ISLAMABAD–Pakistan on Wednesday welcomed Saudi Arabia’s announcement on the end of the kingdom-led military operation in Yemen.
“This will pave the way for a political solution of the crisis in Yemen,” Foreign Office spokeswoman Tasnim Aslam said in a statement, adding that Pakistan shared Saudi Arabia’s desire for a “peaceful settlement of the crisis”.
The FO’s statement comes hours after the Saudi-led coalition bombing Yemen announced an end to its operation, saying the campaign had “successfully managed to thwart the threat” on the Saudi kingdom’s security.
The allied army also claimed that it had achieved its military goals in Yemen, and would now begin a new operation called “Restoring Hope”, with a focus shifted towards security, counter-terrorism, aid and a political solution in Yemen.
“Operation Restoring Hope” combines political, diplomatic and military action, but the main focus would be on the political process.
Despite a declared halt to a Saudi-led bombing campaign, rival forces fought on in Yemen.
Almost a month ago, Saudi Arabia and four other Gulf states, including Bahrain, Kuwait, Qatar and the United Arab Emirates (UAE), had announced their decision to “answer the call of President Hadi to protect Yemen and his people from the aggression of the Houthi militia”.
The Kingdom and its allies then launched air strikes in Yemen against Houthi fighters, who had tightened their grip in the southern city of Aden, where the country’s president had taken refuge.
Following initiation of the Saudi-led offensive in Yemen, Pakistan was formally contacted by top Saudi officials, requesting it to join the Yemen operation.
Prime Minister Nawaz Sharif has since held several meetings with top civil and military officials and has on several occasions said that a “threat to Saudi Arabia’s territorial integrity will evoke a strong response from Pakistan”. But despite repeated statements in favour of Saudi Arabia’s stance, Pakistan did not officially commit its troops to the offensive in Yemen.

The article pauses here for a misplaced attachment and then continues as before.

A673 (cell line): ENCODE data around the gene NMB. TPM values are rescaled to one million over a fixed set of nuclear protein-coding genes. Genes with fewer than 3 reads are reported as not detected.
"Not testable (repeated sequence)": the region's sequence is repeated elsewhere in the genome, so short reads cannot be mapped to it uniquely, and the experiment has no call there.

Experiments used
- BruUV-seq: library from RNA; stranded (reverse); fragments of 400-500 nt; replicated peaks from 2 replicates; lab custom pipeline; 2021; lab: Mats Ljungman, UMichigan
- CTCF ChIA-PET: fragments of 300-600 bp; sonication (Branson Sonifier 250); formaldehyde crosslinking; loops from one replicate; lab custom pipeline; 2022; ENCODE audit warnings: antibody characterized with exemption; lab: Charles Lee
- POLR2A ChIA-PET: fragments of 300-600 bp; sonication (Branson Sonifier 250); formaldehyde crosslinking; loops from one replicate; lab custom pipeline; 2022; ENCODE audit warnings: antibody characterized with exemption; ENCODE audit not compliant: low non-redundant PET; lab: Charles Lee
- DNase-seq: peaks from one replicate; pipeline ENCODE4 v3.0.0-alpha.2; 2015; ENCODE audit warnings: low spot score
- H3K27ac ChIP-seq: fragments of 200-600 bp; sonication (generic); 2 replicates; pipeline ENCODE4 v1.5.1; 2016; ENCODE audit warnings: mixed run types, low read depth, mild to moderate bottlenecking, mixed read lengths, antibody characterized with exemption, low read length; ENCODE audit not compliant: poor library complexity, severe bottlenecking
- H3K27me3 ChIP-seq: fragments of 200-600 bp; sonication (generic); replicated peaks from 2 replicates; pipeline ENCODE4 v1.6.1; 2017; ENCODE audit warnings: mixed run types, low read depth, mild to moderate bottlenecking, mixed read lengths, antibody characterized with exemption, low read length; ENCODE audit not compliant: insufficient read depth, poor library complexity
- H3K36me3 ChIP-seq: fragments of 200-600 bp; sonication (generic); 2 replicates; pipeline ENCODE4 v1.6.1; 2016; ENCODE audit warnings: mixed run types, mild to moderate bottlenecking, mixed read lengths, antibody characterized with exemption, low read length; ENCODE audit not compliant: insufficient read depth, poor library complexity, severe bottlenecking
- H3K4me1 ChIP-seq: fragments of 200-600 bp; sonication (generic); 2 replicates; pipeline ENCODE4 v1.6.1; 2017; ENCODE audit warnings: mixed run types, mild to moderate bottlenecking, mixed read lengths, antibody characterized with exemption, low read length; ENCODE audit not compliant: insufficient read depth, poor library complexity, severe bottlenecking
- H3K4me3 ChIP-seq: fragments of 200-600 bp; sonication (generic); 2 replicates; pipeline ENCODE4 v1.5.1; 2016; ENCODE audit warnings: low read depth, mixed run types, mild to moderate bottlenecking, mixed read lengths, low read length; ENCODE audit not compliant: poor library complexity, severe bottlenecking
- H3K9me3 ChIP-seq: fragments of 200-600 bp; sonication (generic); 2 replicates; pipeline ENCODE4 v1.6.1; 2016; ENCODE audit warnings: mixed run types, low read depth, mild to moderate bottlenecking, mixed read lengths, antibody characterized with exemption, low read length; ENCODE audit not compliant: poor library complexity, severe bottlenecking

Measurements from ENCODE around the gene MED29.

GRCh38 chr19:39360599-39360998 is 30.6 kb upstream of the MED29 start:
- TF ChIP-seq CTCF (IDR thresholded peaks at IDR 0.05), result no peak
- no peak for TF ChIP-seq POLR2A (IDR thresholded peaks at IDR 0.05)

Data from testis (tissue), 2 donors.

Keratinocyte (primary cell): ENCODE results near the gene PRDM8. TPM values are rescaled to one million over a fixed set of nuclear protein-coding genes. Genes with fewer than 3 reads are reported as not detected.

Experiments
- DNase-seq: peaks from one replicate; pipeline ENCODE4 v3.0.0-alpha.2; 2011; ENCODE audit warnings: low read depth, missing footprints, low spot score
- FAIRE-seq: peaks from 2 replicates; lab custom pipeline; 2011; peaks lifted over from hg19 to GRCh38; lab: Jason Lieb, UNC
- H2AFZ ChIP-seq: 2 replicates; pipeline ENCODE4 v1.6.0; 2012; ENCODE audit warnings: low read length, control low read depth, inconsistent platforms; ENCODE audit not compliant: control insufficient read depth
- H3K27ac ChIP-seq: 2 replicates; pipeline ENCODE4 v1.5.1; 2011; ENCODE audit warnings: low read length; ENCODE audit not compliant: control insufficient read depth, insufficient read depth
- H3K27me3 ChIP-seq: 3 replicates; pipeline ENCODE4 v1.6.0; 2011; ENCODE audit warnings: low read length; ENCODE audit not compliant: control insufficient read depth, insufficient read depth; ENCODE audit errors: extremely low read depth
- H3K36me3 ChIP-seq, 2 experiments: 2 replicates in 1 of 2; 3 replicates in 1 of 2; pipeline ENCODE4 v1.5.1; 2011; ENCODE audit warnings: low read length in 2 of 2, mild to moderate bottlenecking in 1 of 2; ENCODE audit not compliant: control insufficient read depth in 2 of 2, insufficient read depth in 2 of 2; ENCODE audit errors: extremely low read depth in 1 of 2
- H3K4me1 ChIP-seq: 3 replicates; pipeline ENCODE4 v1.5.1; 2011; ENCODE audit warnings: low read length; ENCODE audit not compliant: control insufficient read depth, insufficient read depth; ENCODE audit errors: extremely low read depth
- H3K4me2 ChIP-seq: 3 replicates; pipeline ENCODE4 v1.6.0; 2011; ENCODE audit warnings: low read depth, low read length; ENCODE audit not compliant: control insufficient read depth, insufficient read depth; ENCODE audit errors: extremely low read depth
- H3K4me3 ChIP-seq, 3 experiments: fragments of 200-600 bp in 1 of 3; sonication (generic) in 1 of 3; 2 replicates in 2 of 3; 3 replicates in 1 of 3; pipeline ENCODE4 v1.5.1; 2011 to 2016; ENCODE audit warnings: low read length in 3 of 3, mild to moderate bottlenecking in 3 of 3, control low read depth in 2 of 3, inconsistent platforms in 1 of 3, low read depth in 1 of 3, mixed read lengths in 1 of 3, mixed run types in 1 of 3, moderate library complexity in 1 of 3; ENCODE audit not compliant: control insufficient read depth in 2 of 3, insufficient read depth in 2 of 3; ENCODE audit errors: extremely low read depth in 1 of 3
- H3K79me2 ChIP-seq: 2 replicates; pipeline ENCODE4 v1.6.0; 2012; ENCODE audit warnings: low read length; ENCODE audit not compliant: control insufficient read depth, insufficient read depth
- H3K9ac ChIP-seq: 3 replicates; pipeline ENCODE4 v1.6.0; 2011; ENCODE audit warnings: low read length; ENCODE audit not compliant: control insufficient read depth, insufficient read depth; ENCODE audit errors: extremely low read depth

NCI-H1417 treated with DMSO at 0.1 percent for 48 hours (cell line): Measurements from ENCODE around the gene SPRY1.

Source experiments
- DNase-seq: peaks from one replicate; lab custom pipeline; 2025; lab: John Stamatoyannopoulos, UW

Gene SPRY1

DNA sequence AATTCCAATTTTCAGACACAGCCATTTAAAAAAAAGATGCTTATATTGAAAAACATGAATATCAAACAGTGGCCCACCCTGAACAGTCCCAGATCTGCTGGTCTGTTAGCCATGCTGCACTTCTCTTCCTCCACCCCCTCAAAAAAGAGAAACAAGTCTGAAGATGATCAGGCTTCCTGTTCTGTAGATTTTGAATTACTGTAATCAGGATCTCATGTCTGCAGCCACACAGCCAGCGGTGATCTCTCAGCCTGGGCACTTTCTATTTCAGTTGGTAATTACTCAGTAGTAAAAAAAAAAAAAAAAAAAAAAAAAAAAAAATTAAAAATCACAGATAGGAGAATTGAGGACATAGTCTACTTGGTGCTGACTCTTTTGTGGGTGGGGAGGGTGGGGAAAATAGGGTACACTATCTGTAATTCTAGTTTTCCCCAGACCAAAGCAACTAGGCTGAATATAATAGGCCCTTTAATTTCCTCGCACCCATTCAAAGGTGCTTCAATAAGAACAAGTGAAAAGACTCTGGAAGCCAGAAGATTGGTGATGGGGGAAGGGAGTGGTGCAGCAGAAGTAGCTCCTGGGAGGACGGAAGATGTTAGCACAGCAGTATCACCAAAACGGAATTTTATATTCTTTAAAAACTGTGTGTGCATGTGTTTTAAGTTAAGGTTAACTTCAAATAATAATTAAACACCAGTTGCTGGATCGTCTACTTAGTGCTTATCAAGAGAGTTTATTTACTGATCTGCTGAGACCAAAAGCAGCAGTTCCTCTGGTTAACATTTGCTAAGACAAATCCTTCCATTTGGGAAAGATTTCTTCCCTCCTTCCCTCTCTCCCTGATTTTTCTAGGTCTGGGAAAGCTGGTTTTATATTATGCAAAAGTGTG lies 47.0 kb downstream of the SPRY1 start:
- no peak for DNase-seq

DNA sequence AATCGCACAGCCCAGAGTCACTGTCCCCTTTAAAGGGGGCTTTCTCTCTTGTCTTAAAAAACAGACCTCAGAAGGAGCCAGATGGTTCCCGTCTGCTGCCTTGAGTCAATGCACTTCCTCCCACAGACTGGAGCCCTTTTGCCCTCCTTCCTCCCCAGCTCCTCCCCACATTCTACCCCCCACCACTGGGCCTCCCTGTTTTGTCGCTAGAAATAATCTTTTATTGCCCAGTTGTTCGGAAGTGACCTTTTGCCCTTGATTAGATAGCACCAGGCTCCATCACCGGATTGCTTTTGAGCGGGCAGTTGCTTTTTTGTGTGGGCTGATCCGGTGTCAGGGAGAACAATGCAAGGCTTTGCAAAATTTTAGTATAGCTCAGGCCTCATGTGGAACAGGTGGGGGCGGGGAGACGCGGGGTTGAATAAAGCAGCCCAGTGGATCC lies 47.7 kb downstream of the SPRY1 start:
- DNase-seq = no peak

To evolve consensus on the matter, a joint parliament session was summoned by the government to debate Pakistan’s role in Yemen. After days of discussion, Pakistan’s lawmakers opted for neutrality in the conflict.
Although implying that Islamabad should refrain from assisting Riyadh militarily, the resolution added that Pakistan should stand shoulder to shoulder with Saudi Arabia to protect the latter’s territorial integrity.
But the parliament’s resolution did not go well with the Gulf Cooperation Council; UAE’s Minister of State for Foreign Affairs Dr Anwar Mohammed Gargash warned Pakistan of having to pay a “heavy price” for taking on what he called an “ambiguous stand”.
A couple of days after the UAE minister’s remarks, Prime Minister Nawaz Sharif appeared on national TV along with some of his cabinet members and advisers to clarify Pakistan’s stance.
The premier’s brief speech, which was described by his office as a “policy statement on Yemen”, was interpreted as a formal clarification from the country’s highest political office after the parliament’s resolution provoked a hostile response from a UAE minister, which was seen as reflective of the general mood in the Gulf.
A second delegation led by Punjab Chief Minister Shahbaz Sharif, including senior civil and military officials, was also sent to Saudi Arabia on April 15, with the objective to express solidarity with the leadership and people of Saudi Arabia.
Shahbaz Sharif reiterated the Pakistani government’s unequivocal support to the sovereignty and territorial integrity of Saudi Arabia, while reaffirming that the people of Pakistan stand ever-ready to protect Harmain Sharifain.
The premier’s policy statement and a second delegation’s visit to Saudi Arabia seemed to have eased tensions between Pakistan and the Gulf countries; but despite official statements of support for Saudi Arabia, Pakistan is yet to commit its troops in the war-torn region.
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